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Most landlords are ‘highly vulnerable’ when their tenants build up rent arrears, the Government has conceded.
‘We know that 45 per cent of landlords have just one rental property and 38 per cent have between two to four properties. For most landlords, income from rent makes up 42 per cent of their total gross income’, said Lord Greenhalgh.
Referring to rent arrears, the housing minister said ‘the Government has to balance supporting tenants with landlords’ ability to exercise their right to justice where needed. As national restrictions continue to ease, it is appropriate that the emergency measures start to lift but we are doing so gradually’.
In answer to another question from Lord Carrington, Treasury Minister Lord Agnew revealed that in 2019/20, the vast majority of landlords in England declaring income via Self-Assessment were taxed only at the basic rate.
Of 2.2m tax-paying landlords, only 666,000 (30 per cent) had sufficient income to push them into higher income tax brackets.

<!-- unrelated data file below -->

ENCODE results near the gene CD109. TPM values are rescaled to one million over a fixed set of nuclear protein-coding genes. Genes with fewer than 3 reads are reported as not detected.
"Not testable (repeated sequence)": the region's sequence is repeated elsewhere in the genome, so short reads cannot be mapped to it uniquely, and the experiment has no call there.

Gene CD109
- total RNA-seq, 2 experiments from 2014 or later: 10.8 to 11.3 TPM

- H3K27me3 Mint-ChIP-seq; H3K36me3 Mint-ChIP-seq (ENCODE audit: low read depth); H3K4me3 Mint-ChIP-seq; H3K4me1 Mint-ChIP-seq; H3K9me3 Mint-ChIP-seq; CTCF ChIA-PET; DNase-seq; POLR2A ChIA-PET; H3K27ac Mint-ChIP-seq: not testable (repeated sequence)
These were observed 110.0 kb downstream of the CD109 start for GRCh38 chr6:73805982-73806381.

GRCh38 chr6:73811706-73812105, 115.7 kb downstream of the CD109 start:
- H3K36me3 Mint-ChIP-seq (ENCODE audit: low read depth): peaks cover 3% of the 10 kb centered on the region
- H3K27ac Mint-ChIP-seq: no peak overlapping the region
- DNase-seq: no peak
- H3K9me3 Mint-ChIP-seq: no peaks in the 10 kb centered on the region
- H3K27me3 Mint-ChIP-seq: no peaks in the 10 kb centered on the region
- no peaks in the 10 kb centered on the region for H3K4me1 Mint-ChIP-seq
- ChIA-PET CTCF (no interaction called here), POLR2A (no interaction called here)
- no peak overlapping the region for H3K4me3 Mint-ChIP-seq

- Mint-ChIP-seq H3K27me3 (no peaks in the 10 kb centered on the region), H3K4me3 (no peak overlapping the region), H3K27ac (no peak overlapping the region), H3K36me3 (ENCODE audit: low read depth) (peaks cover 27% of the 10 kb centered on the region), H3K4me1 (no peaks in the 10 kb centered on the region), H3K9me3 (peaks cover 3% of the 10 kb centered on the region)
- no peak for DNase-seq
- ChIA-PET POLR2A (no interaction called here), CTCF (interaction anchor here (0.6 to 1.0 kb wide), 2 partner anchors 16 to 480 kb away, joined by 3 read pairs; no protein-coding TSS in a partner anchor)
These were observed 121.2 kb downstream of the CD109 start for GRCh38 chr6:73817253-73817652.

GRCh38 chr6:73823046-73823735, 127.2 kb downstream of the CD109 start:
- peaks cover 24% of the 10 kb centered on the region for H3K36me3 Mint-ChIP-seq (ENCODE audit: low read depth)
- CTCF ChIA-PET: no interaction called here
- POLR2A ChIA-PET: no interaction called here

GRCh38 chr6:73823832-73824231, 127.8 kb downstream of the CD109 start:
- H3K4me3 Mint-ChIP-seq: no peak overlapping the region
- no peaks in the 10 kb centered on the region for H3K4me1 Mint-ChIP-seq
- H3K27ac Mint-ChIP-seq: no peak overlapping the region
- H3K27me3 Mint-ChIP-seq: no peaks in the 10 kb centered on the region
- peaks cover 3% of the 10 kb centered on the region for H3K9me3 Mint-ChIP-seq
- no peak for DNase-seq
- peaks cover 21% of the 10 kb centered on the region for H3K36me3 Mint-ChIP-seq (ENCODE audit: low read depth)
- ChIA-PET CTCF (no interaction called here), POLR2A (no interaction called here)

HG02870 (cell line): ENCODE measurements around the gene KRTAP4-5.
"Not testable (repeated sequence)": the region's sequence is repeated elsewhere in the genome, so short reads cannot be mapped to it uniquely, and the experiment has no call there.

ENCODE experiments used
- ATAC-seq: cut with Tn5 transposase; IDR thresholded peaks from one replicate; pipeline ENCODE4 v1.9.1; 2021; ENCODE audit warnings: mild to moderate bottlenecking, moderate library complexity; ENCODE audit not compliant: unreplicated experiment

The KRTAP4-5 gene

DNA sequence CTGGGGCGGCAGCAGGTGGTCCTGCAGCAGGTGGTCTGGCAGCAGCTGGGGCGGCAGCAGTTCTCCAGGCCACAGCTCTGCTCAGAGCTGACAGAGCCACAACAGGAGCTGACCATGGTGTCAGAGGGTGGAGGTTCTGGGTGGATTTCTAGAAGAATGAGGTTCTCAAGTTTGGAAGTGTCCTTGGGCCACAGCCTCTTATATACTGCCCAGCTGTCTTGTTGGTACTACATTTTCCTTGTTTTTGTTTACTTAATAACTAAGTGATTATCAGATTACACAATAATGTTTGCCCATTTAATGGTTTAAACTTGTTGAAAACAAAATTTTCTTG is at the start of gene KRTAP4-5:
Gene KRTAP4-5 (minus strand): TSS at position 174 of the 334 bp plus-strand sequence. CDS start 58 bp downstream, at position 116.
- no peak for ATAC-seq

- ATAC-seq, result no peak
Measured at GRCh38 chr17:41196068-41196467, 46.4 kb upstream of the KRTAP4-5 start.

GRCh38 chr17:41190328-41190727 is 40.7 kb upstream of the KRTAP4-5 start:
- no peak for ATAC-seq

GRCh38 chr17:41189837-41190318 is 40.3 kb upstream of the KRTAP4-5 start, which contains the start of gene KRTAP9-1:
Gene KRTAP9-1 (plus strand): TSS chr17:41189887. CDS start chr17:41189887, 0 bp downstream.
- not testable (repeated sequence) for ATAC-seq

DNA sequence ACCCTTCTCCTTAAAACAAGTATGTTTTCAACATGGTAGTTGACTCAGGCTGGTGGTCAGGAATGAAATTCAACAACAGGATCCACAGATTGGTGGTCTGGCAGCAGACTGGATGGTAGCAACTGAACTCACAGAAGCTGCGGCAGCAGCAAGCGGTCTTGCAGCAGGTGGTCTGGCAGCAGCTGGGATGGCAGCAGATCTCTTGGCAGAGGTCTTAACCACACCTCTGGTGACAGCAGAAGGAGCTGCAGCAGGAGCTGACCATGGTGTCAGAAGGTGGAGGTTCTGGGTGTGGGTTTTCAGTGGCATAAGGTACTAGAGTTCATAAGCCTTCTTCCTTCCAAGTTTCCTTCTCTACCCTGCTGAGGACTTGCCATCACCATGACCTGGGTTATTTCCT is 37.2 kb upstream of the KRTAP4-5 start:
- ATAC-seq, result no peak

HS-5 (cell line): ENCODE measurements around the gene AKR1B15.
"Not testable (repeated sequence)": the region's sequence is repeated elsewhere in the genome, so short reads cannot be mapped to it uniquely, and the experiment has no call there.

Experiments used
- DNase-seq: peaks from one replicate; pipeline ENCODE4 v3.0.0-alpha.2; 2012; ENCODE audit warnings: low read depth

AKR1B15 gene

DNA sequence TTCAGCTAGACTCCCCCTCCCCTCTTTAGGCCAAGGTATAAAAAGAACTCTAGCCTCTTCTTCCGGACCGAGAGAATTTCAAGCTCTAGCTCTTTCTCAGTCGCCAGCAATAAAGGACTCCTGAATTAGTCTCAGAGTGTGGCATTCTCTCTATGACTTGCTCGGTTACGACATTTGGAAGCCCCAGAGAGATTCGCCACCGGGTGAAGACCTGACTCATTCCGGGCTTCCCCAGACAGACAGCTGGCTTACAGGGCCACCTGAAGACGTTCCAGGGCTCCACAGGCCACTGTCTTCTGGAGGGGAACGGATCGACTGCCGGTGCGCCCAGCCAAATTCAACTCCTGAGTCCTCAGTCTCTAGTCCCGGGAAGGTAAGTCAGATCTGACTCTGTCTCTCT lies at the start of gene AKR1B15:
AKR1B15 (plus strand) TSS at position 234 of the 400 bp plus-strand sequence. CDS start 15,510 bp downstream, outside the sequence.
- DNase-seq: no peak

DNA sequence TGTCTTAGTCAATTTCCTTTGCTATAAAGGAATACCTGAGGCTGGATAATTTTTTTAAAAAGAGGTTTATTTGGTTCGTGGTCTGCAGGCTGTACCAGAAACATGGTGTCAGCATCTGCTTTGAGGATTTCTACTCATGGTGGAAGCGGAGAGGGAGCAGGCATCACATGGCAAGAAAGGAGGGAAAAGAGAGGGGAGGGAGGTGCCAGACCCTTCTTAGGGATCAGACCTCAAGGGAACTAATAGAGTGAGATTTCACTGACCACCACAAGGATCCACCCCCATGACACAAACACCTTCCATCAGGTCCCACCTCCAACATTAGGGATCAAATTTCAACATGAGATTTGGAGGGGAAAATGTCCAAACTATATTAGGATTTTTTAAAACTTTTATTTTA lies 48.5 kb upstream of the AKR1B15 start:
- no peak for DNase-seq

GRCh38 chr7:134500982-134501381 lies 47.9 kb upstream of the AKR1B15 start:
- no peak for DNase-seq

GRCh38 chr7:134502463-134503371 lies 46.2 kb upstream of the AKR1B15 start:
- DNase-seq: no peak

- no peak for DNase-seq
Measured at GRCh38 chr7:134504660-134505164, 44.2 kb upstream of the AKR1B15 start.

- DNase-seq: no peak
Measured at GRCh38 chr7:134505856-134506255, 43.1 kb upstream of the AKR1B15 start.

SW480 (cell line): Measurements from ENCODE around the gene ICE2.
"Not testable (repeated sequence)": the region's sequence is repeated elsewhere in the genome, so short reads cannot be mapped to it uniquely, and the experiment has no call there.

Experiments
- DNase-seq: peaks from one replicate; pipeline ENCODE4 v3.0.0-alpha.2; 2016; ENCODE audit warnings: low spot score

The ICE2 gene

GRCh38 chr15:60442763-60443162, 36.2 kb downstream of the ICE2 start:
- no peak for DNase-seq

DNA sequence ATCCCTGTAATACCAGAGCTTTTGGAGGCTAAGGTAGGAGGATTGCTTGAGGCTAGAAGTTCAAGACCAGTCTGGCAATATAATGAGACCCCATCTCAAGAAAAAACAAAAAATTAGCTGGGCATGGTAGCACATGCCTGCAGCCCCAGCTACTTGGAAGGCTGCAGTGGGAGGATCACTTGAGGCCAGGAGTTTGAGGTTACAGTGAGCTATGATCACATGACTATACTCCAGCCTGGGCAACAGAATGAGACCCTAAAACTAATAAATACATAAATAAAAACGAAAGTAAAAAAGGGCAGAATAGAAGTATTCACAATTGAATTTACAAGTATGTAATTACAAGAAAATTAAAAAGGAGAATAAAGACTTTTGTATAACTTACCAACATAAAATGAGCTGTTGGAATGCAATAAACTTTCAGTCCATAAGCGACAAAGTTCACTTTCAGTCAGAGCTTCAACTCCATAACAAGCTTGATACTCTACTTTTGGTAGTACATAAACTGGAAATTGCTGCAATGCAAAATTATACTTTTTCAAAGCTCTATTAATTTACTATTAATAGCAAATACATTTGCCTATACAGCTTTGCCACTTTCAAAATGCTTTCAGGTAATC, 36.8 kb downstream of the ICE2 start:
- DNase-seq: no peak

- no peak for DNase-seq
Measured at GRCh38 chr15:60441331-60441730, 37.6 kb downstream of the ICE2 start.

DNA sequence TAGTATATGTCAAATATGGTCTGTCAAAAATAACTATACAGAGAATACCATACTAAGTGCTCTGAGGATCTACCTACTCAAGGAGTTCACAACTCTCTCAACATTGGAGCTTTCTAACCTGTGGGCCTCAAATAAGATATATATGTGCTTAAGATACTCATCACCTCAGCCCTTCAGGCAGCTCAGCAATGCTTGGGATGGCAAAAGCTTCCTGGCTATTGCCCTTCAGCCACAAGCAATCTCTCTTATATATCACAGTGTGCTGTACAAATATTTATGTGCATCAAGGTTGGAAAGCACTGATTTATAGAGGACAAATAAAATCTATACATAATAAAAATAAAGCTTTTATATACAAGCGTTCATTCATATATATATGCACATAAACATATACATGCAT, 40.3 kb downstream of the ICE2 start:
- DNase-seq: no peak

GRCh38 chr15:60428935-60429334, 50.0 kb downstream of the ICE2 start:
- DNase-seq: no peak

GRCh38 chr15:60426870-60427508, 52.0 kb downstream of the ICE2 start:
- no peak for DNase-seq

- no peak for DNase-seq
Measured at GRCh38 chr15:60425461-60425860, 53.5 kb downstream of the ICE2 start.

Responding to other questions, Lord Agnew said a key part of planned Government reforms to the private rented sector will be to ensure that the flexibility of tenancies is retained.
‘The PRS plays an important role in providing homes to over 4m households in England, he said. ‘It supports labour market mobility, allowing households to move easily both within and between regions, leading to a more efficient allocation of labour and skills. This is due to the relative ease with which renters can give notice and sign new tenancies, and the relative lower costs of moving, when compared to owner-occupier house sales.
‘The Government is committed to delivering a package of reforms to ensure the PRS can operate effectively and meet the needs of both tenants and landlords, whilst balancing increased security for those tenants who need and want it, alongside driving an improvement in the quality and standards of PRS accommodation’, he said.